Turning Point




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Sample Poems by Carole Stone


Who is left to remember
Mrs. Wilcox stamping the dates in blue on the card

in its tiny envelope glued in the two books
you could take out for a week?

Who is left to remember
lingering in the dark stacks until closing time

touching the books as if they were parents
who could fill you with knowledge?

Langston Hughes and his dream,
Millay with whom I rode all night on the ferry,

Whitman whose free verse I embraced.
I am left to remember,

me, of the after-school library hours,
who went home to a house without love,

the girl who raised herself
page by page.

Get Up

In Upper Lower Michigan,
across the street from Bootlegger's Restaurant,
at the Bookie Joint Bookstore,
in Frank O' Hara's Lunch Poems,
Lana Turner has collapsed.

It's July 12, ten to nine,
stars coming out like sequins
on Lana's snood, the sun setting
into Lake Michigan, large
as the Atlantic of my childhood,

my father rum running out there on the water,
Uncle Sid taking bets in the attic,
my mother coughing endlessly.
It's good to think that I,
the gangster's daughter, write poetry;

that I am alive after a terrible disease,
that at nearby Interlochen Music School,
my granddaughter Maggie's fingers
ride the great black piano.
No catastrophe in sight.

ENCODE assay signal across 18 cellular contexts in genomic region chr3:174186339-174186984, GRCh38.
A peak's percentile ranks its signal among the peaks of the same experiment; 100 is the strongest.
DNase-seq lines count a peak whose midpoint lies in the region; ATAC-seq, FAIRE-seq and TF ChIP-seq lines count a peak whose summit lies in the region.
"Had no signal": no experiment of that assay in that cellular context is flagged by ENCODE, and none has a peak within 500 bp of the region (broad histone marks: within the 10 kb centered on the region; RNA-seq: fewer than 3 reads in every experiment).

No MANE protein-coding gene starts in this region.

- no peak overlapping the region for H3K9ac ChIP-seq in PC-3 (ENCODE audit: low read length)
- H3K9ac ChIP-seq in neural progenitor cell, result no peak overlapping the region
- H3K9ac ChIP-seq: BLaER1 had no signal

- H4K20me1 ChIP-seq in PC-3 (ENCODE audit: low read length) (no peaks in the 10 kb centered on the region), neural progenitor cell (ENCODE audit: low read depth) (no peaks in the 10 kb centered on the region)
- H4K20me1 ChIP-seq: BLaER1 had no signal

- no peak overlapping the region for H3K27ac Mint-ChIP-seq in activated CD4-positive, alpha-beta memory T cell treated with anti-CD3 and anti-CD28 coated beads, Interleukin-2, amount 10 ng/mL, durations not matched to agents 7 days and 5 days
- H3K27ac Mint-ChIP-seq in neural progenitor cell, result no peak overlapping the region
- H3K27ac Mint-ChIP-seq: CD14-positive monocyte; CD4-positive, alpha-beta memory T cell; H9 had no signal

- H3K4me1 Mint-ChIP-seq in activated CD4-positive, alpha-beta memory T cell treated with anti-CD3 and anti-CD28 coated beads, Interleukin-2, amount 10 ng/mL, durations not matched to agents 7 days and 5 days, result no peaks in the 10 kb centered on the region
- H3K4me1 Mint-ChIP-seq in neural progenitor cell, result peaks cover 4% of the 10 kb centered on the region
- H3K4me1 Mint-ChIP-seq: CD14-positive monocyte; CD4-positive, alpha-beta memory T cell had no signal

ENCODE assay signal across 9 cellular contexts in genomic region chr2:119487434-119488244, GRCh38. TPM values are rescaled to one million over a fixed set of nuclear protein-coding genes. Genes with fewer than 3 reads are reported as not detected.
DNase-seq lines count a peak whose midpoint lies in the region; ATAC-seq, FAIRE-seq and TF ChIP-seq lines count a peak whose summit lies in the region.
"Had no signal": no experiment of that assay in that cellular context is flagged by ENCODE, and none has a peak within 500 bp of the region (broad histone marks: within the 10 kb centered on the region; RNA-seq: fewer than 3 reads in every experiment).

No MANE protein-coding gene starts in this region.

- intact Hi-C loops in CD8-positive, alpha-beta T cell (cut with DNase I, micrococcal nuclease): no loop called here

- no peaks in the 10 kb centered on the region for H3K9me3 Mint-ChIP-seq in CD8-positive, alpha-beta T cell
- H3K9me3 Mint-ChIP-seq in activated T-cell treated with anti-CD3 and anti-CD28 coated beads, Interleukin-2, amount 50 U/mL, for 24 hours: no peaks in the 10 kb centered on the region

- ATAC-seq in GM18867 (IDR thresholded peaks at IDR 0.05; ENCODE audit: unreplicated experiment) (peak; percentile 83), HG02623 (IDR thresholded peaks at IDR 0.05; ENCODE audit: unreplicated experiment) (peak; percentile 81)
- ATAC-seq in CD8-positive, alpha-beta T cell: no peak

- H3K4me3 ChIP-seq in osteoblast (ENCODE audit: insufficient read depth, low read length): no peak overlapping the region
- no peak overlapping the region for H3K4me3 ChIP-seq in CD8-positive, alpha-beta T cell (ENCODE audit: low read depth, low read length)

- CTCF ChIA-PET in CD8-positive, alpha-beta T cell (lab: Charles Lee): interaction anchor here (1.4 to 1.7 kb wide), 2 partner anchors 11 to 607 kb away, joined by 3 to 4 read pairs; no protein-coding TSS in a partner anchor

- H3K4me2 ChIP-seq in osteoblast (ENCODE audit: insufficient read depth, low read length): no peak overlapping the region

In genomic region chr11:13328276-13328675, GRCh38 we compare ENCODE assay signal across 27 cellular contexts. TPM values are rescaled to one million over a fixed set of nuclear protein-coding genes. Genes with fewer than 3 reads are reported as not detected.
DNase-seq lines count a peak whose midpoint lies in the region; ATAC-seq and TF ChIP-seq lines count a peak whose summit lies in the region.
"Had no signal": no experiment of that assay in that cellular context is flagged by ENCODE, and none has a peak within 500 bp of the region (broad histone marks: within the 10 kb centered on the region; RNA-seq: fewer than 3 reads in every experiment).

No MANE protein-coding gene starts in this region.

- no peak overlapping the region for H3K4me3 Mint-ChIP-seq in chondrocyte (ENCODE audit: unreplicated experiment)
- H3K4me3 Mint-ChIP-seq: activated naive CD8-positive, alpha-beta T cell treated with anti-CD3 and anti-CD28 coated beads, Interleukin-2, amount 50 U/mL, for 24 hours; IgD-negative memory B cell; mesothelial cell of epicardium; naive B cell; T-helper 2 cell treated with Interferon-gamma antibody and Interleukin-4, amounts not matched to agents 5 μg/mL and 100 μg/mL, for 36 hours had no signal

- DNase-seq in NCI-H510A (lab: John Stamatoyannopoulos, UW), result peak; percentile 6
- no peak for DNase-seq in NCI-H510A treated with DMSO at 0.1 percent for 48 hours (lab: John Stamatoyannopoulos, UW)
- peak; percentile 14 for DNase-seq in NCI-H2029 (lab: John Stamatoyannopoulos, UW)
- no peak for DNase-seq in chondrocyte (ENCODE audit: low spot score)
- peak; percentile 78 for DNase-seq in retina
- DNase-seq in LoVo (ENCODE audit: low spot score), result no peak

Is that you Lana, Frank, mother
on the spit of sand lapped so gently?
We love you, get up!


Every morning I read the Times obituaries.
First I check ages, how many lived
to their eighties, then, figure
how many years I might have left.
I skip to place of birth, death, parents, education.
Then back to life-stories, as if they could tell
who we are in all our guises.

What shall I say in mine?
That my father was a racketeer,
that my mother stayed awake,
waiting for him to come home.
That they died young.
An aunt and uncle raised me.

Shall I list my degrees,
my books of poetry?
Will there be room to say
that each day I write and re-write
my poems, moving lines
from one stanza to another,
taking out words,
putting them back.

I Who Bring Forth Muffins

I was that four year old in the photo,
legs crossed on a kitchen stool,
my black patent Mary Janes

poking out from my pink dress,
bangs yellow as corn muffins,
banana pulp oozing on my fingers.

Cranberry muffins with cups of sugar
so my mouth won't pucker.
Pumpkin muffins orange

as a July sundown.
Bran muffins,
grain of my middle age.

I read each recipe like a poem.
Small girl that I was
in that Brownie camera photograph,

one day I will be poured out
like batter and bake
in the warm sweet earth.